My birth father left me a leather switch. It’s the kind used for striking livestock. I think he used it on my grandfather’s ranch.
That man moved me and Dad, us alone, away from the ranch without a partner or genetic parent. When I think of the move, I hate his switch. It’s a horrible heirloom. Is that brick-red discoloration on the leather knots dried blood from a broken animal? Why give me a tool from a place I’m no longer allowed to go?
Other times, I’m only angry with our big city neighbors. Those nosy no-goods tsk at Dad when he goes out to date, which is an ordeal with enough drama on the San Antonio singles scene.
On flaring hot days are when I hold the switch tight in my fist, tensing against the useless judgement of near strangers.
I relax as the switch raises over my head. I take in the snapping force of its fall. The feeling helps to stop thinking about them all.
This story has been revised since its first appearance, in Ad Hoc Fiction Issue 169.
The girl clutched locks of long hair to the top seams of the moss green linen of her dress. Her free hair streamed sunset above a white fog cloak. She flew against blustering sighs of wind above the hills to her mortal clan.
I am Siren, she thought. The mortal folk will hear my song.
This time, she concentrated not on the music but her words. The mortals never understood her music.
They will hear my words. All my heart will go in them!
“There!” a voice called. A lad by a whitewashed cottage on the hill pointed up to her. “T’is a keening woman!”
“She mourns before the death. Pop’s end is near.”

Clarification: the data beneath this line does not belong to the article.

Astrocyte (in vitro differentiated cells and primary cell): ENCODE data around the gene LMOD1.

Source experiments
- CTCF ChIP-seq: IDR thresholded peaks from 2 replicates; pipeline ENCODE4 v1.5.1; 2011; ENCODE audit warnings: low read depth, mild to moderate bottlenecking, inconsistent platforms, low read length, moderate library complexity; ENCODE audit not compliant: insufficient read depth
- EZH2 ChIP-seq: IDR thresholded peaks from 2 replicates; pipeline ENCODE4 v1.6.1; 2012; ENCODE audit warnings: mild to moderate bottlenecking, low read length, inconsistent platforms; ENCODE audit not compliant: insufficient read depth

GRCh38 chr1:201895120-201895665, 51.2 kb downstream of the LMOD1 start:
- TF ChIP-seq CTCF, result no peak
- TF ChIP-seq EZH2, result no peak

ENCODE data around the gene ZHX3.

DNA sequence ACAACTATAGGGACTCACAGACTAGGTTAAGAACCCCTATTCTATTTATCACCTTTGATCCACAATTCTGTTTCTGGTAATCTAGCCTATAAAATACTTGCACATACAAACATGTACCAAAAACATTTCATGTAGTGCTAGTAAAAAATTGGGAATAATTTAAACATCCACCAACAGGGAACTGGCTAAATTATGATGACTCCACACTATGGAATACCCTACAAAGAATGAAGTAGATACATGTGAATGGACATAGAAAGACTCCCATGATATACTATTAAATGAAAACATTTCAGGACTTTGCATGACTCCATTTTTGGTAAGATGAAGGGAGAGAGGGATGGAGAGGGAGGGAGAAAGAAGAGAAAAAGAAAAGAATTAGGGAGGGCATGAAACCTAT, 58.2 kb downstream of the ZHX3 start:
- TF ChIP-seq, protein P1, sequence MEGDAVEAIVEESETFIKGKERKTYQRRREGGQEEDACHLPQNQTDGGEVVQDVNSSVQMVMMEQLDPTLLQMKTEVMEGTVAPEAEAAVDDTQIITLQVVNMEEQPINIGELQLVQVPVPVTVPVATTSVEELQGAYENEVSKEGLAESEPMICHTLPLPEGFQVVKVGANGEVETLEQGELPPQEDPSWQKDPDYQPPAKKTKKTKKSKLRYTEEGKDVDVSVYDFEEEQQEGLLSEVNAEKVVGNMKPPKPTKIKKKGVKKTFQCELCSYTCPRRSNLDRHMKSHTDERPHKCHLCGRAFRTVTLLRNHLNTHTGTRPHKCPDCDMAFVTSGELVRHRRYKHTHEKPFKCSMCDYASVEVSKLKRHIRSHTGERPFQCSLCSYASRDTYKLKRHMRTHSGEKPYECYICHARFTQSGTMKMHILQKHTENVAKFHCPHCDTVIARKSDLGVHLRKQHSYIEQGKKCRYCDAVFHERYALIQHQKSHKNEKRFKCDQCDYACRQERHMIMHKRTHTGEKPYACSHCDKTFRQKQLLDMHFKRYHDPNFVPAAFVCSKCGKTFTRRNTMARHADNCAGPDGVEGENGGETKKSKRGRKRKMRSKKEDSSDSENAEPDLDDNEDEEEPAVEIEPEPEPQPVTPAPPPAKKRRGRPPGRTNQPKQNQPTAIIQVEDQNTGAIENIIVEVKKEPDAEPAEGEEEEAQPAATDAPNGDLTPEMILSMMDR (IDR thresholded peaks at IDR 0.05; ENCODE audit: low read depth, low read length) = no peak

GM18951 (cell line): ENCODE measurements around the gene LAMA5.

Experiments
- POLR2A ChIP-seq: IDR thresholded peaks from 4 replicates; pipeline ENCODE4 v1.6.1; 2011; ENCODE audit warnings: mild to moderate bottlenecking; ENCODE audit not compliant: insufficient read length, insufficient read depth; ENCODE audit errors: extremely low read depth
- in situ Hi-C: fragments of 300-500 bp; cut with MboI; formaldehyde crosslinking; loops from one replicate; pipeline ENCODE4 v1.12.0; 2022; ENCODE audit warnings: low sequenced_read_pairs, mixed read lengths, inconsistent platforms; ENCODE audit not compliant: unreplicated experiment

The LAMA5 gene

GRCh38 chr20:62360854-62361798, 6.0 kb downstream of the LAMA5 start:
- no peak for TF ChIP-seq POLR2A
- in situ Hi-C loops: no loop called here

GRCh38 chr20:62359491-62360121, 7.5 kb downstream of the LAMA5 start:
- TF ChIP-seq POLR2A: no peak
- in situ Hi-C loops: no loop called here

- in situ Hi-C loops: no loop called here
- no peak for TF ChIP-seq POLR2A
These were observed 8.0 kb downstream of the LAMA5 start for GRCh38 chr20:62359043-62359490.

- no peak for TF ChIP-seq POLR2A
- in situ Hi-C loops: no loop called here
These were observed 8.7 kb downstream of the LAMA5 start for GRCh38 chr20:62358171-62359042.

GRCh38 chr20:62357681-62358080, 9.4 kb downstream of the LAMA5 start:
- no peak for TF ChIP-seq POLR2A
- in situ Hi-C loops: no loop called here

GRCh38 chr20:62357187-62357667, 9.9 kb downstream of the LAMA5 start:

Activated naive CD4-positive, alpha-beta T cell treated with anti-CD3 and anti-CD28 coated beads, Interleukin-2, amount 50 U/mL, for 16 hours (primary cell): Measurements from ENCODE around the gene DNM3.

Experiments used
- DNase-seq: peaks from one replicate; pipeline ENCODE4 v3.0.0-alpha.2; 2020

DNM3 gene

Stinging tears slipped past Siren’s russet lashes. Hear my song of life, not death. Do you not hear my words?
Cali scrunched in the dark closet with her head against a box of Fruit O’s.
Is this mean? she wondered. I’ve won the last three–oh, ha!–the last four times. Even if he hasn’t stopped playing, he’s not going to like me using food against him.
Her thoughts made way for the sound of her cousin’s soft, halting footsteps. She held her breath, as much as to keep herself from giggling as to keep from giving away her position.
He stopped in front of her door so close she had to move her head to see through the slats at horizontal stripes of a black shirt and blue pants. His head moved on the other side. Through the slats: purple hair, pierced ear, smooth cheek. She could see these details. With the kitchen light, helping cover her in the closet’s shadow, could he see any part of her?
She half closed her eyelids to cover her whites.
The door creaked open.
She sprung up and yelled inches from Hayden’s face. “Boo!”
“Holy–” He jumped back, twisting, hitting his side on the island counter. Grimacing, he slid to the tile floor.
Cali threw herself beside him. “I’m sorry, I’m sorry! Did I hurt you this time?”
“My breakfast!” he cried.
“I know I shouldn’t have,” she cried, “but I realized I could fit and you couldn’t, and–I’m sorry. Are you alright? I’ll get an ice pack.”
One bare foot sank into soft object halfway across the kitchen. She lifted her foot to see the mutilated remains of a cheesecake slice.
“Great, Cali. Making me drop it wasn’t enough?” Hayden grunted with the effort of standing. “My boyfriend made that for me, you know.”
Cali hopped the remaining distance to the freezer on the foot not coated in ick. “You were eating cheesecake for breakfast? What’s wrong with you? You’d hit a sugar low by your second class.” She pulled the freezer door open to grab their ice pack.
He took the chilled pack out of her hands. “You can clean up the mess. I’ll get something to eat on campus. Like ibuprofen and caffeine.”
She yelled another apology to his back as he headed for the front door. He left without any good-bye.
* * *
Hayden returned after dark.